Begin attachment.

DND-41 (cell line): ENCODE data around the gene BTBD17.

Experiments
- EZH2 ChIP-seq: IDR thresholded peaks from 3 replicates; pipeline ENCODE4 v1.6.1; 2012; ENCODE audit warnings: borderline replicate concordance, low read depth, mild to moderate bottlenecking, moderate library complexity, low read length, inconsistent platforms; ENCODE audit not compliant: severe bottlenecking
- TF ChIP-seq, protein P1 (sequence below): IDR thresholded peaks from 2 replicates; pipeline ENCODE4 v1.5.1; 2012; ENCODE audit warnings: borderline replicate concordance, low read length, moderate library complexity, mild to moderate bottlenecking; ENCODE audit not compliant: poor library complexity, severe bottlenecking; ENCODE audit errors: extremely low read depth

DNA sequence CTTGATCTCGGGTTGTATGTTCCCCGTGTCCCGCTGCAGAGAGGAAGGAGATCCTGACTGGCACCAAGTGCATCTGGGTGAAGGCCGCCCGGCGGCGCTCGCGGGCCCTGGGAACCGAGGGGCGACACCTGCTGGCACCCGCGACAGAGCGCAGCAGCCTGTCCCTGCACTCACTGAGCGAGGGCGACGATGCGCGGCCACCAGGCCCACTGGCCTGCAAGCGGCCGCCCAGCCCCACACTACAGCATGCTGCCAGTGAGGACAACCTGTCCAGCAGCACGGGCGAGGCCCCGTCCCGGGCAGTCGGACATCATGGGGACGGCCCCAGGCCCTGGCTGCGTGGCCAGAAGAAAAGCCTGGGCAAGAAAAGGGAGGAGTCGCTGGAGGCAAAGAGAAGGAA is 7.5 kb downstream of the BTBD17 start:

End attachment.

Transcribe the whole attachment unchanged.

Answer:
DND-41 (cell line): ENCODE data around the gene BTBD17.

Experiments
- EZH2 ChIP-seq: IDR thresholded peaks from 3 replicates; pipeline ENCODE4 v1.6.1; 2012; ENCODE audit warnings: borderline replicate concordance, low read depth, mild to moderate bottlenecking, moderate library complexity, low read length, inconsistent platforms; ENCODE audit not compliant: severe bottlenecking
- TF ChIP-seq, protein P1 (sequence below): IDR thresholded peaks from 2 replicates; pipeline ENCODE4 v1.5.1; 2012; ENCODE audit warnings: borderline replicate concordance, low read length, moderate library complexity, mild to moderate bottlenecking; ENCODE audit not compliant: poor library complexity, severe bottlenecking; ENCODE audit errors: extremely low read depth

DNA sequence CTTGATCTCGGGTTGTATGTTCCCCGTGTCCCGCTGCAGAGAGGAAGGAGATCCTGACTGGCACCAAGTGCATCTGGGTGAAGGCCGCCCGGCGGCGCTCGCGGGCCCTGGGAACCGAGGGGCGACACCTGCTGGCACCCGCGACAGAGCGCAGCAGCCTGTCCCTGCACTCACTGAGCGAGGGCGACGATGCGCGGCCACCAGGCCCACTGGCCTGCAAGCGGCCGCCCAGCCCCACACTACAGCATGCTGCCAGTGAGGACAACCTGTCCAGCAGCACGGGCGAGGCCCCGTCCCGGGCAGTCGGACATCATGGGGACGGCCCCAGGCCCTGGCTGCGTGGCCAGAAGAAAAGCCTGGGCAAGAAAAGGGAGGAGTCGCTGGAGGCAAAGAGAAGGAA is 7.5 kb downstream of the BTBD17 start: